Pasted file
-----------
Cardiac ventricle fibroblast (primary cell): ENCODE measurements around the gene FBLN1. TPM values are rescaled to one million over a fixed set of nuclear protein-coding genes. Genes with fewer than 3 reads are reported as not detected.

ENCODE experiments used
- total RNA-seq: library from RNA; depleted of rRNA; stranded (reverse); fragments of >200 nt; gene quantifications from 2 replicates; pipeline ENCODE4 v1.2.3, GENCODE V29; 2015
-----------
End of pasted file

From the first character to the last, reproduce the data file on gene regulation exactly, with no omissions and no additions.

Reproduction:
Cardiac ventricle fibroblast (primary cell): ENCODE measurements around the gene FBLN1. TPM values are rescaled to one million over a fixed set of nuclear protein-coding genes. Genes with fewer than 3 reads are reported as not detected.

ENCODE experiments used
- total RNA-seq: library from RNA; depleted of rRNA; stranded (reverse); fragments of >200 nt; gene quantifications from 2 replicates; pipeline ENCODE4 v1.2.3, GENCODE V29; 2015